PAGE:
“That name causes a lot of confusion,” Pullen said. “It’s good for you because of what’s not in it. It’s naturally pure.”
The company sells 300,000 gallons of spring water a year for about $3 a liter to East Coast customers, including in Florida. The water is also sold on Amazon and shipped nationwide, including to Hawaii, Pullen said.
“It’s a niche product,” he said.
Mountain Valley Spring Co. in Arkansas also sells untreated spring water, but a spokeswoman said it’s run through a charcoal filtration system before bottling.
Sanborn, who unofficially goes by the name Muktande Singh, calls his version “Live Water” and touts its beneficial microbes.
“Anxiety, weight gain, fatigue and countless other ailments are linked to an imbalance of proper gut bacteria,” his website says. “Living spring water is the key to unlocking a perfect microbiome balance.”
One Facebook fan called it the “nectar of the gods.” Another wrote: “Just holding the crystal glass jug energized me.”
His website links to an independent analysis of the Opal Springs water in 2015 and says the report’s findings show the water has “exclusive” probiotics.
But the bacteria listed in the testing report aren’t anything out of the ordinary, said Dr. John Townes, head of infectious diseases Oregon Health & Science University.
They’re common in the environment, widely found in soil and water, Townes said. They’re mostly harmless to people, though a few infections have been linked to the bacteria in studies.
Experts say if you want more probiotics look to yogurt or other fermented foods like kefir.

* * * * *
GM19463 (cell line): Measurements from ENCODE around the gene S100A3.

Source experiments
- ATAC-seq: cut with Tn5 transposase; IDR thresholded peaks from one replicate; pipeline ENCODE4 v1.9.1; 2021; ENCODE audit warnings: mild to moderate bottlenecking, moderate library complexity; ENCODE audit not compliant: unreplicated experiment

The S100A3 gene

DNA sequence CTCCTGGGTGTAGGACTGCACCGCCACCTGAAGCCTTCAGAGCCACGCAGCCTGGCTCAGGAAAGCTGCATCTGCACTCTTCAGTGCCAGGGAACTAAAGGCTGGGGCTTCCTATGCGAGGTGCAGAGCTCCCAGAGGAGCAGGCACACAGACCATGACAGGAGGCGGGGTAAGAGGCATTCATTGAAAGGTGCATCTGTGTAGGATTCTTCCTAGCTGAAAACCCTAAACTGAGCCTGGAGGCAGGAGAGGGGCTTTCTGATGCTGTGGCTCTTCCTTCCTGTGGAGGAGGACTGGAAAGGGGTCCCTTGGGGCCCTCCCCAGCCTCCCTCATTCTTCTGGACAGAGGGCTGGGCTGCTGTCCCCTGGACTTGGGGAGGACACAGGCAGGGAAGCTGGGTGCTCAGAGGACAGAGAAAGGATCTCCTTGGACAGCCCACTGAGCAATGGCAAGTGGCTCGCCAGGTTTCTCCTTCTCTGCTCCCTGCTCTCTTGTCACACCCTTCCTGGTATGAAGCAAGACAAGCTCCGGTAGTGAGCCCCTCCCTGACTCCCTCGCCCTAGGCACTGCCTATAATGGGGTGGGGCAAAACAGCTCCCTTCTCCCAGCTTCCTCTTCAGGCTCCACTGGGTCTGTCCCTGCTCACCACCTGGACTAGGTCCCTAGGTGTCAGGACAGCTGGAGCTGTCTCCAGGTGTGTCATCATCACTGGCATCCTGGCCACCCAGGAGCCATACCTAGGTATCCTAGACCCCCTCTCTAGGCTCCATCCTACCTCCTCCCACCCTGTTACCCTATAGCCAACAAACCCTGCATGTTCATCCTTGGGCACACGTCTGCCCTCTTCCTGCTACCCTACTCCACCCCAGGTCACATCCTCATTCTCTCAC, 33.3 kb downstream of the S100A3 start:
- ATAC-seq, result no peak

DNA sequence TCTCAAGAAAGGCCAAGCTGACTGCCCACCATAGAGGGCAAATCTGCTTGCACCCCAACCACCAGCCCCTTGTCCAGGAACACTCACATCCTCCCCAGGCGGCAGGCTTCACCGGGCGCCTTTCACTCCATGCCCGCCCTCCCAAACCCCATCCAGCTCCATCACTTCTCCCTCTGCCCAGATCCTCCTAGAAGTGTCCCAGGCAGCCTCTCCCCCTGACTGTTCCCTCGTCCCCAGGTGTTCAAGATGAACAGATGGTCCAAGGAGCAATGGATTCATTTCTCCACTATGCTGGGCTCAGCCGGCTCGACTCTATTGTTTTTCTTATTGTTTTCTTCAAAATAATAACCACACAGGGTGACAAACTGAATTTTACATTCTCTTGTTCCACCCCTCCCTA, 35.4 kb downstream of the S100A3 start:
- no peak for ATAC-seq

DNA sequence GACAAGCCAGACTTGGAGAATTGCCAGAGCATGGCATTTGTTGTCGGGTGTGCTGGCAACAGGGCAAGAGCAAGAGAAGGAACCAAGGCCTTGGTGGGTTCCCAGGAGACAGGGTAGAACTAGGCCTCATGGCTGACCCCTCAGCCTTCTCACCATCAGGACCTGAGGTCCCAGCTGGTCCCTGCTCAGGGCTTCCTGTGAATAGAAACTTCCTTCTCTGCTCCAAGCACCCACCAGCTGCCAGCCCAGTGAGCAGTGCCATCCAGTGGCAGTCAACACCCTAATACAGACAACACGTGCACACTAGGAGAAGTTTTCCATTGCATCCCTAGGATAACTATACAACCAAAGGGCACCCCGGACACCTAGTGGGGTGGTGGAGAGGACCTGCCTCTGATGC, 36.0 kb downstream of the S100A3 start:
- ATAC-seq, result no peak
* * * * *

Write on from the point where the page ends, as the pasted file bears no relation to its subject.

They also caution against drinking untreated water that doesn’t come from a known, vetted source like the Opal Springs.
Most drinking water is treated in the United States to prevent people from getting sick from harmful bacteria, parasites and other toxins. The federal Centers for Disease Control and Prevention reported last year that in 2013-14, the latest statistics available, more than 1,000 people got sick, nearly 125 were hospitalized and 13 died in drinking water-related outbreaks.
A majority were due to legionella, bacteria that cause Legionnaires’ disease of the lungs. The others were attributed to parasites – cryptosporidium and giardia – along with chemicals and other toxins that got into the water systems.
Sanborn said his water has never made anyone ill.
OPAL SPRINGS PASSES TESTS
The Food and Drug Administration regulates bottlers and requires companies to test samples of the source water and finished bottles for harmful microbes, chemicals and other compounds.
The Opal Springs water has consistently passed state and federal drinking water tests, Oregon data show.
“When he’s saying he’s selling his customers raw water, he’s right,” said Ed Pugh, general manager of the Deschutes Valley Water District, the community utility that owns the rights to Opal Springs. “But I’m also doing the same thing with my Culver, Metolius and Madras customers. They’re all getting raw water.”